Teenage boy killed in clash with police in Bahrain


Police in Bahrain have claimed self-defence after a youth of 16 was killed during a riot but the opposition say he was kicked on the ground.

The Gulf state's interior ministry said the youth had been among a crowd throwing petrol bombs at police on Friday night, in the Muharraq area.
But the Shia Muslim opposition party al-Wefaq said the boy had been the victim of a "barbaric" attack.
Protests against Bahrain's Sunni Muslim monarchy erupted last year.
The opposition say more than 45 people have been killed in demonstrations since June 2011, when the government lifted martial law.
The latest death came a day after prominent human rights activist Nabeel Rajab was jailed for three years for taking part in "illegal gatherings".
Friday also saw tension in Bahrain as Shia Muslims marked Jerusalem Day in support of Palestinians.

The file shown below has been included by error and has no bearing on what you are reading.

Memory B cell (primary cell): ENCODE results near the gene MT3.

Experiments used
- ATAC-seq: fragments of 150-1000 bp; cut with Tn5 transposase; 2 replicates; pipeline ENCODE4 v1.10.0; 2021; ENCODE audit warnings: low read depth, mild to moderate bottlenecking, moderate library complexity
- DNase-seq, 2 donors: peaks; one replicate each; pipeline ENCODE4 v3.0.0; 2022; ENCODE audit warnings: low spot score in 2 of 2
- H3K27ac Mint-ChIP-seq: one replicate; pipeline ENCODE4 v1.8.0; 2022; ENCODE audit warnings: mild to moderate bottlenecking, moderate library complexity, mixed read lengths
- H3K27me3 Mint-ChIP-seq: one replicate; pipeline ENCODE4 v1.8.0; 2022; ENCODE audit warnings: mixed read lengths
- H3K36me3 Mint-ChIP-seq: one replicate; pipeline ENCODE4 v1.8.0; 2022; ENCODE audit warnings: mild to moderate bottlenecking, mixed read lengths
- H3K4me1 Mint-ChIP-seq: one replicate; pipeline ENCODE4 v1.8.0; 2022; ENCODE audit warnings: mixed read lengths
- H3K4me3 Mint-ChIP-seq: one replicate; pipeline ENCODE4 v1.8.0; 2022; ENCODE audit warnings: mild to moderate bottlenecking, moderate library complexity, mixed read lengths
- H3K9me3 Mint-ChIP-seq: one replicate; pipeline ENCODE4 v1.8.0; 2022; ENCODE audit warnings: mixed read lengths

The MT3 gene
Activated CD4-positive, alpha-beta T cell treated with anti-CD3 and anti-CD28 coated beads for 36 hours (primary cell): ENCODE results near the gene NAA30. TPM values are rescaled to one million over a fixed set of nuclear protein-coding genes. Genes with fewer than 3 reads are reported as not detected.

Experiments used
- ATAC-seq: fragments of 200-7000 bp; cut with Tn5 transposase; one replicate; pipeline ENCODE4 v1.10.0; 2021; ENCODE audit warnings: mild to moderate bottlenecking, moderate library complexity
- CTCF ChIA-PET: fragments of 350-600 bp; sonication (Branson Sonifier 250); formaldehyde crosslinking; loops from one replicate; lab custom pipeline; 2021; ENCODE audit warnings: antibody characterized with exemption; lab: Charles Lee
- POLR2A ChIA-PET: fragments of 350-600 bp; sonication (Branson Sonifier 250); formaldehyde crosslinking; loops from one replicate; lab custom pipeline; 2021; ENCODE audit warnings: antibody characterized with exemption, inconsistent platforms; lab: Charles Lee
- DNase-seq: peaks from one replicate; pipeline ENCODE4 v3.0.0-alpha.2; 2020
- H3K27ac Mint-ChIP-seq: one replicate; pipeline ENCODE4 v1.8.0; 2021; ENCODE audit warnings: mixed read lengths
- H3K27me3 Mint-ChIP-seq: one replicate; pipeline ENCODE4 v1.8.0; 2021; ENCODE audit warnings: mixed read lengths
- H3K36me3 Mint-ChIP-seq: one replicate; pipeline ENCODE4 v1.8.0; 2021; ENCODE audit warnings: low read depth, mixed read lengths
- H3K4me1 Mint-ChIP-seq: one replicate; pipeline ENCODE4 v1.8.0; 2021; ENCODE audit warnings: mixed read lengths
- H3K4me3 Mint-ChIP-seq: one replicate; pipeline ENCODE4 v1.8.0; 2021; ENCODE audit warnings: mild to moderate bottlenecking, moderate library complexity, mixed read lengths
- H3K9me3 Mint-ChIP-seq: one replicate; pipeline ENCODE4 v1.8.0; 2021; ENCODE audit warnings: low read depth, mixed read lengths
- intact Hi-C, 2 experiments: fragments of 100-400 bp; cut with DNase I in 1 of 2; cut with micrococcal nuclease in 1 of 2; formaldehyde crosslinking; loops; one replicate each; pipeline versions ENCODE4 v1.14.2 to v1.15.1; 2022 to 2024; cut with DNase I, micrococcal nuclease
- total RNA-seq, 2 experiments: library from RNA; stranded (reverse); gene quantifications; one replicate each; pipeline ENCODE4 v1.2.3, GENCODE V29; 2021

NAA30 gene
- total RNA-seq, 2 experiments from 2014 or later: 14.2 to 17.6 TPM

'Brutally attacked'
In a statement to Reuters news agency, the government said: "Terrorists launched petrol bombs at close range, forcing the police to take the necessary actions to defend themselves and innocent bystanders from the potentially lethal attack.
"Despite warning shots by the police the attack continued; so security personnel dealt with the case according to its legal authority."
Police say 700 officers have been injured in riots since martial law was lifted, Reuters reports.
Wefaq said in a statement that Hussam al-Haddad had been "martyred after being brutally attacked".
According to the opposition Bahrain Centre for Human Rights, witnesses saw the security forces firing gunshot pellets at him before men in plainclothes kicked him repeatedly as he lay on the ground while police stood by.
Graphic video was posted online of a pellet-riddled body, said to be that of Hussam al-Haddad, in a hospital room, surrounded by distraught relatives. The video could not be verified independently.
His funeral is said to have passed off peacefully on Saturday.
Shia Muslims, who make up the majority of Bahrain's population, have been pushing for greater rights, arguing that they have been marginalised.
The monarchy denies this and blames unrest on the influence of neighbouring Iran, the region's biggest Shia Muslim state.